Baraboo to ban tobacco in parks
Tobacco use in Baraboo parks is about to be extinguished.
On Tuesday, the Common Council approved several changes to its ordinance governing activity in parks, including a ban on smoking, vaping and using smokeless tobacco. The changes will return to the council for a second reading.
In other business, the council voted to spend nearly $2,000 on a study of the intersection of Oak and Fifth streets and approved a conceptual design for a canoe and kayak launch at the Maxwell-Potter Conservancy.
Tweaks to park rules the council was slated to consider included prohibiting smoking at the Ochsner Park Zoo. Council Member Scott Sloan proposed extending the ban to all city parks.
City Attorney Emily Truman noted this ordinance covers not only parks, but trails such as the Baraboo Riverwalk.
“It’s a pretty broad definition,” she said.
“The broader, the better,” Sloan replied.
Police Chief Mark Schauf said officers would cite offenders who refuse requests to comply with the revised ordinance.
“If it’s part of the ordinance, it’s part of our job to enforce it,” he said.
The council voted 8-0 to approve updates to park rules. These also included closing parks from 10 p.m. to 6 a.m. daily (except the Liston Dog Park, which is open from sunrise to sunset), banning dogs at the conservancy’s arboretum and allowing leashed dogs at other parks. The revised ordinance also outlaws alcohol consumption at several parks (Campbell Park, Hackett Hollow Conservancy, Nanny Park, the Riverwalk and the dog park). It allows beer and wine consumption at other city parks.
City leaders wanted to crack down on problem drinking at some parks without preventing residents from enjoying adult beverages at family reunions.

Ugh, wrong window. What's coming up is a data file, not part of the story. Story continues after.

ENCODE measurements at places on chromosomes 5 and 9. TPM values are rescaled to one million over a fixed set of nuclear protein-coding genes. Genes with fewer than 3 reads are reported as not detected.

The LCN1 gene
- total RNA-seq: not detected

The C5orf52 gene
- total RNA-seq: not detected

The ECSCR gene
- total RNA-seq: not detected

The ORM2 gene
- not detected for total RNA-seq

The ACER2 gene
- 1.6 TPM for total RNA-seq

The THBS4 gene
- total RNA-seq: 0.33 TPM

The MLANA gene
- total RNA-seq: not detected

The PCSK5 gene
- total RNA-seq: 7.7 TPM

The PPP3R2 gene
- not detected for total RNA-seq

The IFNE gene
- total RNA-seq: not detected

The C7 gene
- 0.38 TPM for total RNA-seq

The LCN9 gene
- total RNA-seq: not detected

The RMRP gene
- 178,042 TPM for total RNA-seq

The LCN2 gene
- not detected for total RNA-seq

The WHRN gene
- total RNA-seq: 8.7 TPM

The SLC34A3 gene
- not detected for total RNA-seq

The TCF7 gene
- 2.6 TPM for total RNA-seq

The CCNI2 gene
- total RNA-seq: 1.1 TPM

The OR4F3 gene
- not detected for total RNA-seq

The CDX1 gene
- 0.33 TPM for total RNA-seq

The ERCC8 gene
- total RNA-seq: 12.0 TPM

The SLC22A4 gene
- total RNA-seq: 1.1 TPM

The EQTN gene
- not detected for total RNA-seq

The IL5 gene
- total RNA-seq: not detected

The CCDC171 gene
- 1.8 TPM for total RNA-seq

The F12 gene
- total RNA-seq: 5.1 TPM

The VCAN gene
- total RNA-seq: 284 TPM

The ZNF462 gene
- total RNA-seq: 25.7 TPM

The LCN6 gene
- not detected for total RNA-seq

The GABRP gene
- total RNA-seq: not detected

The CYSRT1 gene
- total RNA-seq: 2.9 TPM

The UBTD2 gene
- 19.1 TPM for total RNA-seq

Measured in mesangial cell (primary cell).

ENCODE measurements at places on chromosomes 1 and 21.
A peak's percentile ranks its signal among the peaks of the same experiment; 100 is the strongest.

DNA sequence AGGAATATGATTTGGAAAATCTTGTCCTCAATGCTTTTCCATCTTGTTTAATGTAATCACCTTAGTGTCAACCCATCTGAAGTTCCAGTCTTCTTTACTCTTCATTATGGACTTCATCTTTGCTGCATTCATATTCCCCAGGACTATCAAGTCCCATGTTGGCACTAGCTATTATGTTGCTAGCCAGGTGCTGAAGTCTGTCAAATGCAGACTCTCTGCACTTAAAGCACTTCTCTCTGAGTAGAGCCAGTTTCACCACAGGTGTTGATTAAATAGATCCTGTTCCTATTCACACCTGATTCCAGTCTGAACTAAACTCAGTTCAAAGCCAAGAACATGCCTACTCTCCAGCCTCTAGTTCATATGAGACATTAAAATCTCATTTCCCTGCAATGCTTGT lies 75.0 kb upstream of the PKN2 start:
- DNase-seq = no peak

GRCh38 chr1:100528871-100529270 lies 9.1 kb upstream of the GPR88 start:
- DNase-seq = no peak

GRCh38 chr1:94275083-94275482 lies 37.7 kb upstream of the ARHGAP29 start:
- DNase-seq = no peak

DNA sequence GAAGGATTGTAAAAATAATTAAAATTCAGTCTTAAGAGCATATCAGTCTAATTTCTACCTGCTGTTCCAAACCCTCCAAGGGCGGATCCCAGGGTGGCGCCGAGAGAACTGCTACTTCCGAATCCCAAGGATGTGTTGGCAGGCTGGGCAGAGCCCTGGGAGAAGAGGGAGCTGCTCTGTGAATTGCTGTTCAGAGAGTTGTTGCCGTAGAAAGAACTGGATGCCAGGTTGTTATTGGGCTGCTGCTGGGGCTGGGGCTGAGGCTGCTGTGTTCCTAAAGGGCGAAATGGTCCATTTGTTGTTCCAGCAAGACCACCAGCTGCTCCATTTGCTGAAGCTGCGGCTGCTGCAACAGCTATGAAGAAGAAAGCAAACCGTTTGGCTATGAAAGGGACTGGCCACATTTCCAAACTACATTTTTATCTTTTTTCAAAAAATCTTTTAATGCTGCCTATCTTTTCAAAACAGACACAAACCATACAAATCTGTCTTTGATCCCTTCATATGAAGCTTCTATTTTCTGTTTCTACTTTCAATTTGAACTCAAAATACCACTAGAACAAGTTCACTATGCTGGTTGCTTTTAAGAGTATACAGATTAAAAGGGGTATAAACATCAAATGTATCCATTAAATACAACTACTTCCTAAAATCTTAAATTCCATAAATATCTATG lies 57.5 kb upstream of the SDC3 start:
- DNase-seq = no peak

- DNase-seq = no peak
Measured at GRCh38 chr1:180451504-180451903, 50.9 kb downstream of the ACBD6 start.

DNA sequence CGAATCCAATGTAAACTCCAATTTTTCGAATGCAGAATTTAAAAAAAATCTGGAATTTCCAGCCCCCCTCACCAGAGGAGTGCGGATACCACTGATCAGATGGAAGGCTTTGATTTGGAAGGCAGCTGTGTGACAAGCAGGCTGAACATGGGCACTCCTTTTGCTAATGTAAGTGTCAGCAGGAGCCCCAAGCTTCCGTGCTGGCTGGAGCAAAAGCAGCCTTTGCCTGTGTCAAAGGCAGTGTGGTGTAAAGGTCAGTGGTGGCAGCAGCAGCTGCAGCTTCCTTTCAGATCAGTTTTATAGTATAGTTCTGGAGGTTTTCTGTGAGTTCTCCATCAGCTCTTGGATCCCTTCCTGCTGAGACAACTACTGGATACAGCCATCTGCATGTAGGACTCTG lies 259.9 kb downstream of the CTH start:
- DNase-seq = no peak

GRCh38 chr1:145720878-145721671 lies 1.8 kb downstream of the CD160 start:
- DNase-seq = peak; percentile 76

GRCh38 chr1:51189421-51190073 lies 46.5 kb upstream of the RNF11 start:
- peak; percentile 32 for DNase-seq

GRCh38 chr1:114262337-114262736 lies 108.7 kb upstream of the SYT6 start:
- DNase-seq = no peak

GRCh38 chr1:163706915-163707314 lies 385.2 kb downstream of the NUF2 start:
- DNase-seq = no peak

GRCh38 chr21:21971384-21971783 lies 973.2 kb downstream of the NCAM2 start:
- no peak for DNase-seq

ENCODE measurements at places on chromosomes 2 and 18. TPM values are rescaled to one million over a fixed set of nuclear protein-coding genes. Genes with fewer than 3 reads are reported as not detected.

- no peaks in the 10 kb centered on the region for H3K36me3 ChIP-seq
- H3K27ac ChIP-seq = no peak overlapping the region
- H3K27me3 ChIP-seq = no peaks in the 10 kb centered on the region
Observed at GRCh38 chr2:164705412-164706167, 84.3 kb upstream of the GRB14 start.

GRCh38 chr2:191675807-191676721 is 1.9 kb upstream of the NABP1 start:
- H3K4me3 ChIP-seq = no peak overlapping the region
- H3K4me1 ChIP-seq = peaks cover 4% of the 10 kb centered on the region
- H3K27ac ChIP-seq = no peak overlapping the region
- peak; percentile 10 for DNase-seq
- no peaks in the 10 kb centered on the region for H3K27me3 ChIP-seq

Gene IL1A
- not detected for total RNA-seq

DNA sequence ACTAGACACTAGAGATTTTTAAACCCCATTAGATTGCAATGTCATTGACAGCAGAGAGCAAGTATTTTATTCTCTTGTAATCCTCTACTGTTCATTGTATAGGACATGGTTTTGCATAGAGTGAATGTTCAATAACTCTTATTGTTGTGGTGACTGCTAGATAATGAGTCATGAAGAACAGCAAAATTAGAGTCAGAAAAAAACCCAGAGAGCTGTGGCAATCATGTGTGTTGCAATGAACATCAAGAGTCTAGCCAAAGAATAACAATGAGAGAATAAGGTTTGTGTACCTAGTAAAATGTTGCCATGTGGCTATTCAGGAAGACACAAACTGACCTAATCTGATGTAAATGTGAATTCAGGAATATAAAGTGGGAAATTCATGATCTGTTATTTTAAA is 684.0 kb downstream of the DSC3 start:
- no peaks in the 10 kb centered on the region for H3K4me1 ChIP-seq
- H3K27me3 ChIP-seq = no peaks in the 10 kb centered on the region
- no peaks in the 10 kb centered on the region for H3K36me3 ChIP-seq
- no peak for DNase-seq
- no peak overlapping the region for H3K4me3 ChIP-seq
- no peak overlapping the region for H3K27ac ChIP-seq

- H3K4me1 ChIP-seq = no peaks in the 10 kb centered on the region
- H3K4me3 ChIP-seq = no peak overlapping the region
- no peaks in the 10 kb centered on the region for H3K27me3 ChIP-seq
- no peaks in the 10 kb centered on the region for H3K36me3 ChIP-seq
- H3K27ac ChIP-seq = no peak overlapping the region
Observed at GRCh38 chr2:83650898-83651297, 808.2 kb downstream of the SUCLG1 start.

“It just seemed to flow naturally,” Truman said.
The council also voted 8-0 to pay MSA Professional Services of Baraboo $1,870 to study traffic at the intersection of Oak and Fifth. More than 200 people signed a petition asking for a four-way stop, as Coffee Bean Connection draws significant traffic and drivers, pedestrians and children using Nanny Park find themselves in danger.
Police say the intersection, which currently stops only northbound and southbound drivers on Oak, sees no more accidents than any other similar intersection in the city. But residents say it’s the site of frequent scares.
City Engineer Tom Pinion said study results should be available in four to six weeks.
Also gaining unanimous approval was a proposal to build a sturdy, handicapped-accessible canoe and kayak launch at Maxwell-Potter Conservancy. The city, along with the village of West Baraboo, plans to spend grant money to design a pier anchored by steel walls weighted down with rocks.
“They’ve been utilized for half a century or longer,” MSA engineer Warren Mohar said.
Grant money also would pay for construction of a pier at the conservancy this summer. The village, which saw Haskins Park’s floating launch destroyed by flooding last spring, will use an insurance settlement from that incident to pay for a more durable replacement.